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Should I stay or should I go...fellowship

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Greeting all,

I am a newly minted PA-C that is 2 months in an orthopedic trauma fellowship. I have since had buyers remorse given the level of difficulty of the program and lack of supervision from my higher ups. I have been thrusted into doing trauma and ED consults from minor issues to severe poly-traumas. My training month consisted of me being paired with a senior fellow but unfortunately my entire month was quiet and i barely got to do much. Now, its gotten real and the advice of my seniors is to just roll with the punches and learn as you go. This is obviously very frightening given all the procedures, exams, images, reductions, and conditions I am exposed to. Now, I have been told to just watch youtube videos to learn what to do and to give it time but this doesn't seem entirely safe or fair to me given that I am here to learn and practice quality medicine with each of patients. Now, I am on the verge of cutting my losses and leaving the fellowship with the intention of looking for employment with more supervision and better hours. I am curious to hear what people think of my logic and perspective of leaving a fellowship for said reasons. Thank you. 

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Perhaps elaborate on your lack of oversight? But if others have gotten through it then it's likely that you will as well. So, without knowing anything further, I tend to agree with your seniors and recommend that you roll with it and give it a couple of more months to see how you like it then.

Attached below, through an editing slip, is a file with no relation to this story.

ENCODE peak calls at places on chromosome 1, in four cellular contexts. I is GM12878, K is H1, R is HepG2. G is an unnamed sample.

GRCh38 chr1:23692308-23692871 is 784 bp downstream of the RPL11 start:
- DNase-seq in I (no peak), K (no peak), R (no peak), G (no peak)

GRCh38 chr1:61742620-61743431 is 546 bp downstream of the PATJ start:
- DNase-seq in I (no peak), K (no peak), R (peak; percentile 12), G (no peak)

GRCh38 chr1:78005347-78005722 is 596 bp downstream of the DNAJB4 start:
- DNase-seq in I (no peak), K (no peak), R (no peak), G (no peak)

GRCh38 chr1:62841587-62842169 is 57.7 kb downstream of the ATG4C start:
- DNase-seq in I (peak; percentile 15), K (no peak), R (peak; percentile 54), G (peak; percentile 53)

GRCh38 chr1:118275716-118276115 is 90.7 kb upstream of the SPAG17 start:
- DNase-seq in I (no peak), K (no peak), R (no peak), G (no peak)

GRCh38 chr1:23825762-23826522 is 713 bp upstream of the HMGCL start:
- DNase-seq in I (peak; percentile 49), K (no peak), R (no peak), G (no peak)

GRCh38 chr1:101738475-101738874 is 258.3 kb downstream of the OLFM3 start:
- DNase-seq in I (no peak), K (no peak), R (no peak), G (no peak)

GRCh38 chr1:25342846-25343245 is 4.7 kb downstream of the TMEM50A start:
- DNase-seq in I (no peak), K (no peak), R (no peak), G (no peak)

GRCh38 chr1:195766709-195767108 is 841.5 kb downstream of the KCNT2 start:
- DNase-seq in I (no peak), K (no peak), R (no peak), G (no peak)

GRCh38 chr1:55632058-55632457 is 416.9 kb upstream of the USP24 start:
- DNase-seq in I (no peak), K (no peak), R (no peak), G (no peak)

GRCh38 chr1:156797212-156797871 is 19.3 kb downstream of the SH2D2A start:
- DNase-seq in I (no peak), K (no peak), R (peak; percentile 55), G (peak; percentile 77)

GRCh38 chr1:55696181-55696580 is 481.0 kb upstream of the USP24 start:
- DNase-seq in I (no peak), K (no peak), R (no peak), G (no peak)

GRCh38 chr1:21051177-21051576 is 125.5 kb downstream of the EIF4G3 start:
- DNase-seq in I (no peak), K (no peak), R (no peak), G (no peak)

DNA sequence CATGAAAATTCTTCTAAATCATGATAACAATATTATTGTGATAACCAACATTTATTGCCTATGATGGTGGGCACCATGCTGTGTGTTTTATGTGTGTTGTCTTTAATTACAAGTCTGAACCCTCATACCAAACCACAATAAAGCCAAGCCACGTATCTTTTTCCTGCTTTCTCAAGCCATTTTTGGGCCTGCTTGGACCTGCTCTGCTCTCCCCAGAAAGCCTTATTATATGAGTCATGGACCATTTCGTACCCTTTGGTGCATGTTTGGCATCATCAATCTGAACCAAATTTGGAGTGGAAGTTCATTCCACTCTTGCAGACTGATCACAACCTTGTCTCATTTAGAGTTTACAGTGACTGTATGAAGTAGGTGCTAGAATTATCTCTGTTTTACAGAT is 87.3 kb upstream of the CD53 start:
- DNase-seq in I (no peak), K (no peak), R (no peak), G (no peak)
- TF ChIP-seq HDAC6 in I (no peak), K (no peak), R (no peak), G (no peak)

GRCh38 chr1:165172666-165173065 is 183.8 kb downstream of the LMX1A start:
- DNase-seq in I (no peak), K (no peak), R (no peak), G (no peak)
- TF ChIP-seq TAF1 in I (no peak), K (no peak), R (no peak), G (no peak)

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Day-shifts

I have residents and an attending on site to help me navigate my clinical reasoning but occasionally they are hard to reach when in surgery. 

Night-shift & 24-hours

I have residents at are on-call but difficult to reach on occasion depending at what time I call them. 

Cases 

Usually discussed in the morning at sign-out, that is when the grilling and learning usually happens. 

 

I suppose my concern is my lack of experience and depth of responsibility. I was hoping to have some more supervised learning before I was left to fend for myself and am just wondering if that is fine at this stage of my training or is it a recipe for disaster. 

 

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Well, having trouble getting in touch with upper levels is a problem anywhere. We would wait for hours in the ED for the plan to be shot up the chain and come back down as okay or different. I would have troubles getting a hold of the second year sometimes too on my ortho rotation. Heck, even in the ED I would have trouble finding an attending. Are they expecting you to make independent decisions at this point? I mean, you should be doing a little on your own like starting the work up, but not managing a polytrauma. 
 

I hope some ortho residents will chime in.
 

if you aren’t being properly supervised or being taught, yeah, it’s a problem. Though I think you’re going to find that private practice isn’t going to be much better at hand holding when it comes to ED consults and what not.

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